Her: "I'm just reading my bible... I do have a soul...and I keep our friendship there."
Me: " Silly girl. Your bible is the 'claim' not the 'evidence'."
Her: "Works for me."
Me: I guess that by "Works for me" you mean that you feel safe in your delusion. That is not healthy."
Her: "The bible gives promises and not claims... and if you try it, very strong evidence is experienced. that's what I say works for me... call me whatever... i have a living hope!"
Me: "So there is no evidence in the babble. Thanks for confirming."
Her: "No evidence from just the text... what is amazing is if I read the text and decide to apply it... to try to... my consciousness is enriched... becomes even more powerful...and life becomes more than just a period of stayin earth [sic]... life becomes light."

I didn't reply to that because I could feel my brain cells committing suicide! But I was tempted to ask how dashing babies' heads against rocks, marrying your rapist, slavery, leaving your dead unburied or not investing in your future were things worth applying.

It's obvious that we are not even speaking the same language, that she places no value on evidence / has no understanding of the term. I'm just hoping she never serves on a jury.

(07-03-2015 08:35 AM)Tomasia Wrote:  ...
I think you may assume that this sort differing set of values is one, that I reserve exclusively to exploring the confines of my own particular religion, but this is not the case, in fact it has a great deal to do with how I see and evaluate a variety of things, particularly those in the human domain,

Obviously I find that incoherent and disappointing and also realise my failure to empathise with that way of thinking.

It is a redundant epistemology belonging to the childhood of our species.

Fortunately, we are growing out of it. Too slowly but it's happening.

Unsure

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07-03-2015, 09:35 AM
RE: Understanding and Truth
On the subject of hammers.

I've been working in construction for the past few years, building large industrial greenhouses and more recently building and remodeling residential homes.

Hammers have a large variety of uses and in fact, if all you had was a hammer, there is quite a lot you could do. I have taken a hammer into a demo job on a washroom and removed everything in preparation for all the new fixtures, vanity, tub and toilet to come in.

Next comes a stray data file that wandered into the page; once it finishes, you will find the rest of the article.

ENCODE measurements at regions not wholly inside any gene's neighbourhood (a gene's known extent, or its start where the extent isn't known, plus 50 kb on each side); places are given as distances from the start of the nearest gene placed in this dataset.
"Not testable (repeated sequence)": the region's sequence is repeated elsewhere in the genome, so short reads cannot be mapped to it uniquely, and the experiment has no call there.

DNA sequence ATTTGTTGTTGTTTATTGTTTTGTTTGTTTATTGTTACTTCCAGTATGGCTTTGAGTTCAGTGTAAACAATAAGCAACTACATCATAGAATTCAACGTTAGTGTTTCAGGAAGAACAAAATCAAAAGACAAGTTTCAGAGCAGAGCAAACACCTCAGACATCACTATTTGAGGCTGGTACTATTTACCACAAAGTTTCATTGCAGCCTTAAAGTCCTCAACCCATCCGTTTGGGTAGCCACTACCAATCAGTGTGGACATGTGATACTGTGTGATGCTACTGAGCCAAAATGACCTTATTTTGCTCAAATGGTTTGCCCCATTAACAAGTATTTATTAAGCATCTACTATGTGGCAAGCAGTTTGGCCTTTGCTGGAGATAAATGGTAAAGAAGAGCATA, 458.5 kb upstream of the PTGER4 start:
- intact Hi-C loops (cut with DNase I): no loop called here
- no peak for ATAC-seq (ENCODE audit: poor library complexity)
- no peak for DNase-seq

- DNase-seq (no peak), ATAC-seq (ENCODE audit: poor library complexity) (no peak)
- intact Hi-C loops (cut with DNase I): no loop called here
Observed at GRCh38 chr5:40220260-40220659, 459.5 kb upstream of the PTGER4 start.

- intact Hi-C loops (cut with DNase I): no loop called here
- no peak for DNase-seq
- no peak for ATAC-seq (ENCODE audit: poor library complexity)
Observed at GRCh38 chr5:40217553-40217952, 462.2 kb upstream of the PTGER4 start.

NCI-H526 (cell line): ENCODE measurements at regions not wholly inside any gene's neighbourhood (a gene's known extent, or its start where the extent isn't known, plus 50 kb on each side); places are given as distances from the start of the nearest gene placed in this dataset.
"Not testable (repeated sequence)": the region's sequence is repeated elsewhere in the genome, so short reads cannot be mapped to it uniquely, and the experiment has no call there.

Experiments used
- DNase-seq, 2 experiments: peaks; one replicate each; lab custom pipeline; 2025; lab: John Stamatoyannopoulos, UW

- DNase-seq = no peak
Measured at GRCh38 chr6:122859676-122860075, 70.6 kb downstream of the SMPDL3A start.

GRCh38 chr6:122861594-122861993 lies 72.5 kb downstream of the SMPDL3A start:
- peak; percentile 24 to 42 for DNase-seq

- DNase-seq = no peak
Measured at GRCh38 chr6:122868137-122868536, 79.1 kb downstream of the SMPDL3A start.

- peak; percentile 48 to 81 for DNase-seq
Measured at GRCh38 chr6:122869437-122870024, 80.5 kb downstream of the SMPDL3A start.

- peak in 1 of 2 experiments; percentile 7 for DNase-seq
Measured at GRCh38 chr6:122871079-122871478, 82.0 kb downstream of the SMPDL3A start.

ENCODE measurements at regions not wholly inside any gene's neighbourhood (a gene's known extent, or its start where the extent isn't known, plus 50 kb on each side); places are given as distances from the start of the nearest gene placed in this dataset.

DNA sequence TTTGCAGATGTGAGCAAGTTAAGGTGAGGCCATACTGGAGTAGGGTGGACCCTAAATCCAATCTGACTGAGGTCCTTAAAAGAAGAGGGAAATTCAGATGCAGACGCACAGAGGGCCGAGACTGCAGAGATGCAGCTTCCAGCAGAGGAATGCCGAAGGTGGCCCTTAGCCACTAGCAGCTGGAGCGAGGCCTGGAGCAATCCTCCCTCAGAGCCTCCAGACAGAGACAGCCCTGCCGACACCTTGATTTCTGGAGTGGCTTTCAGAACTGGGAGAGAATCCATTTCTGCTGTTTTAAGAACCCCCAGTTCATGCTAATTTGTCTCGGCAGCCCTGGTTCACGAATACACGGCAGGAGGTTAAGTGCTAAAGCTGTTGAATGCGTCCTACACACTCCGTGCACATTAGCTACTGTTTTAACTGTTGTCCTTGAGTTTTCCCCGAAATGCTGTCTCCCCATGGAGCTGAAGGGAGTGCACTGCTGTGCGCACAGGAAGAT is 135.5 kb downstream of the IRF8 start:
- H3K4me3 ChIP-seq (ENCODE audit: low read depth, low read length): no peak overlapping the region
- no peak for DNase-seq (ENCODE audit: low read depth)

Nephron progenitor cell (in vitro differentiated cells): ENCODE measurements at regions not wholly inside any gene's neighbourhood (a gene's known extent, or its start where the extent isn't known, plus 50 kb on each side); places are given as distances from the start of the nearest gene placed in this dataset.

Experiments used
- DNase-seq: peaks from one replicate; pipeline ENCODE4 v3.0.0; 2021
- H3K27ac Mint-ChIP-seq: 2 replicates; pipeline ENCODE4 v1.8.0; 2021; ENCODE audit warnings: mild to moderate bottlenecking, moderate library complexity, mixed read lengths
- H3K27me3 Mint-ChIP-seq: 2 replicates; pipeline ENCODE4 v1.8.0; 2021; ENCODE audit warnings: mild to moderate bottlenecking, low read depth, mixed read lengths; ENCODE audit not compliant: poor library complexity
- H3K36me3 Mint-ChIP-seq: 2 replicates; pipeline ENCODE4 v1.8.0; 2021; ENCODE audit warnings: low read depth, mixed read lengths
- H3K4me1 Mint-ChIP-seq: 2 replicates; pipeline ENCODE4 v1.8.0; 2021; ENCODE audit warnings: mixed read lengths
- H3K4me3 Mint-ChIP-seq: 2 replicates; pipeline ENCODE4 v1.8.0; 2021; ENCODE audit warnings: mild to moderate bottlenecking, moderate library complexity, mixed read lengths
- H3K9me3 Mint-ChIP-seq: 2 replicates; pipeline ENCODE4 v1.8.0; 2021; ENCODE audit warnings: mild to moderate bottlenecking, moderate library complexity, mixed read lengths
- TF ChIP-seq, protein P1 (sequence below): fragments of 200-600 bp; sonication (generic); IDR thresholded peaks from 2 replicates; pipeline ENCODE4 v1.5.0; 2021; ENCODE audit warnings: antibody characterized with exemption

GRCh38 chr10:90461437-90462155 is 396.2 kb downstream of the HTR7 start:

I've used them to pry apart boards or as a lever to move a truss into place. If you have the right hammer you can use it to measure a cut or chisel away some wood to make a locking mechanism fit better.

A hammer can distort a piece of wood and make it look weathered. You can strike certain rocks to chip away until you have an arrow head.

Hammers are a great tool, but if the mind using one only sees it for pounding in a nail, then thats sad.

Insanity - doing the same thing over and over again and expecting different results
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07-03-2015, 06:17 PM
RE: Understanding and Truth
(07-03-2015 09:35 AM)Rahn127 Wrote:  On the subject of hammers.

I've been working in construction for the past few years, building large industrial greenhouses and more recently building and remodeling residential homes.

Hammers have a large variety of uses and in fact, if all you had was a hammer, there is quite a lot you could do. I have taken a hammer into a demo job on a washroom and removed everything in preparation for all the new fixtures, vanity, tub and toilet to come in.

I've used them to pry apart boards or as a lever to move a truss into place. If you have the right hammer you can use it to measure a cut or chisel away some wood to make a locking mechanism fit better.

A hammer can distort a piece of wood and make it look weathered. You can strike certain rocks to chip away until you have an arrow head.

Hammers are a great tool, but if the mind using one only sees it for pounding in a nail, then thats sad.

There's also the fact that equating the entirety of science to one simple tool is... well.... not quite accurate to say the least.

But now I have come to believe that the whole world is an enigma, a harmless enigma that is made terrible by our own mad attempt to interpret it as though it had an underlying truth.

~ Umberto Eco
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07-03-2015, 06:43 PM
RE: Understanding and Truth
(05-03-2015 07:47 PM)Tomasia Wrote:  Can a person be a Christian, and yet have a genuine understanding of atheistic counter perspectives?

The only thing that can be said of any atheist is that we lack belief in god(s). Beyond that, all of us have various opinions on everything. Unlike religion, there are no statements of faith, or oaths, or creeds, or any other such nonsense or brain conditioning going on. (It is so beautiful. I could just cry.)
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07-03-2015, 07:37 PM
RE: Understanding and Truth
(07-03-2015 06:17 PM)evenheathen Wrote:  
(07-03-2015 09:35 AM)Rahn127 Wrote:  On the subject of hammers.

I've been working in construction for the past few years, building large industrial greenhouses and more recently building and remodeling residential homes.

Hammers have a large variety of uses and in fact, if all you had was a hammer, there is quite a lot you could do. I have taken a hammer into a demo job on a washroom and removed everything in preparation for all the new fixtures, vanity, tub and toilet to come in.